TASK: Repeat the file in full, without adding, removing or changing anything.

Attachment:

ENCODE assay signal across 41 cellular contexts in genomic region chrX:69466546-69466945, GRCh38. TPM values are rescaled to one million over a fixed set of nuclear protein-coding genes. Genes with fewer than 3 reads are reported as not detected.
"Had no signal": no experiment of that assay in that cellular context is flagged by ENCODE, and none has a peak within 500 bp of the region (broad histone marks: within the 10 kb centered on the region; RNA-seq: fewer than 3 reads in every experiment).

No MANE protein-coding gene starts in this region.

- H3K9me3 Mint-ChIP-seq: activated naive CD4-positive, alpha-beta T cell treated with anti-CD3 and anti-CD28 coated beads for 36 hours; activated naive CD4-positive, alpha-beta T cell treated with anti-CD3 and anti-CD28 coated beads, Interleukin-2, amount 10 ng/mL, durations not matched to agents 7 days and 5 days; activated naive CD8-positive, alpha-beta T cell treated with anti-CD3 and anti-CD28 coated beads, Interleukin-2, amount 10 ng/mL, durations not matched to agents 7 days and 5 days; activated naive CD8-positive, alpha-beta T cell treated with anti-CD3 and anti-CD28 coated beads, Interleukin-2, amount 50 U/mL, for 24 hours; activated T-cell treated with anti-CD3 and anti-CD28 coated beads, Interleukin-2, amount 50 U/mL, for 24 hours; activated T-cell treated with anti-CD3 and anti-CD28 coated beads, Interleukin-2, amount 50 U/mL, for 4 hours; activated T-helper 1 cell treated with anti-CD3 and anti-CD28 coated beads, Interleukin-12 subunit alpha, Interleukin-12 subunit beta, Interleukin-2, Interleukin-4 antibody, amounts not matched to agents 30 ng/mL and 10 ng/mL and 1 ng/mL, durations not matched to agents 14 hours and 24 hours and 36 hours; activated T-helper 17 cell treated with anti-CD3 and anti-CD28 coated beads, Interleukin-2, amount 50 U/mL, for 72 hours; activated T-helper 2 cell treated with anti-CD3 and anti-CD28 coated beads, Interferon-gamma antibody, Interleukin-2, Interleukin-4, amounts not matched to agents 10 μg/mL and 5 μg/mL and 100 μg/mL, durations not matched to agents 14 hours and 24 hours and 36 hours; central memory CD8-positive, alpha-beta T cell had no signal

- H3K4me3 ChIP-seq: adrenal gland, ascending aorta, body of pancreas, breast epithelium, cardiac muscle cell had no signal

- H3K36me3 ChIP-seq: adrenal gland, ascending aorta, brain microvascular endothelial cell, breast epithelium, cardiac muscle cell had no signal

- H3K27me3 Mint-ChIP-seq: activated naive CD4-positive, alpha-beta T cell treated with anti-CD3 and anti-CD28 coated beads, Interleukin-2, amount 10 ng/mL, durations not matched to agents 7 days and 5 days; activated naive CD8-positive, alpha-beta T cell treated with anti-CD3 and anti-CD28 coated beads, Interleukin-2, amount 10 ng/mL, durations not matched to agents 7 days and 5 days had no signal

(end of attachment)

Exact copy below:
ENCODE assay signal across 41 cellular contexts in genomic region chrX:69466546-69466945, GRCh38. TPM values are rescaled to one million over a fixed set of nuclear protein-coding genes. Genes with fewer than 3 reads are reported as not detected.
"Had no signal": no experiment of that assay in that cellular context is flagged by ENCODE, and none has a peak within 500 bp of the region (broad histone marks: within the 10 kb centered on the region; RNA-seq: fewer than 3 reads in every experiment).

No MANE protein-coding gene starts in this region.

- H3K9me3 Mint-ChIP-seq: activated naive CD4-positive, alpha-beta T cell treated with anti-CD3 and anti-CD28 coated beads for 36 hours; activated naive CD4-positive, alpha-beta T cell treated with anti-CD3 and anti-CD28 coated beads, Interleukin-2, amount 10 ng/mL, durations not matched to agents 7 days and 5 days; activated naive CD8-positive, alpha-beta T cell treated with anti-CD3 and anti-CD28 coated beads, Interleukin-2, amount 10 ng/mL, durations not matched to agents 7 days and 5 days; activated naive CD8-positive, alpha-beta T cell treated with anti-CD3 and anti-CD28 coated beads, Interleukin-2, amount 50 U/mL, for 24 hours; activated T-cell treated with anti-CD3 and anti-CD28 coated beads, Interleukin-2, amount 50 U/mL, for 24 hours; activated T-cell treated with anti-CD3 and anti-CD28 coated beads, Interleukin-2, amount 50 U/mL, for 4 hours; activated T-helper 1 cell treated with anti-CD3 and anti-CD28 coated beads, Interleukin-12 subunit alpha, Interleukin-12 subunit beta, Interleukin-2, Interleukin-4 antibody, amounts not matched to agents 30 ng/mL and 10 ng/mL and 1 ng/mL, durations not matched to agents 14 hours and 24 hours and 36 hours; activated T-helper 17 cell treated with anti-CD3 and anti-CD28 coated beads, Interleukin-2, amount 50 U/mL, for 72 hours; activated T-helper 2 cell treated with anti-CD3 and anti-CD28 coated beads, Interferon-gamma antibody, Interleukin-2, Interleukin-4, amounts not matched to agents 10 μg/mL and 5 μg/mL and 100 μg/mL, durations not matched to agents 14 hours and 24 hours and 36 hours; central memory CD8-positive, alpha-beta T cell had no signal

- H3K4me3 ChIP-seq: adrenal gland, ascending aorta, body of pancreas, breast epithelium, cardiac muscle cell had no signal

- H3K36me3 ChIP-seq: adrenal gland, ascending aorta, brain microvascular endothelial cell, breast epithelium, cardiac muscle cell had no signal

- H3K27me3 Mint-ChIP-seq: activated naive CD4-positive, alpha-beta T cell treated with anti-CD3 and anti-CD28 coated beads, Interleukin-2, amount 10 ng/mL, durations not matched to agents 7 days and 5 days; activated naive CD8-positive, alpha-beta T cell treated with anti-CD3 and anti-CD28 coated beads, Interleukin-2, amount 10 ng/mL, durations not matched to agents 7 days and 5 days had no signal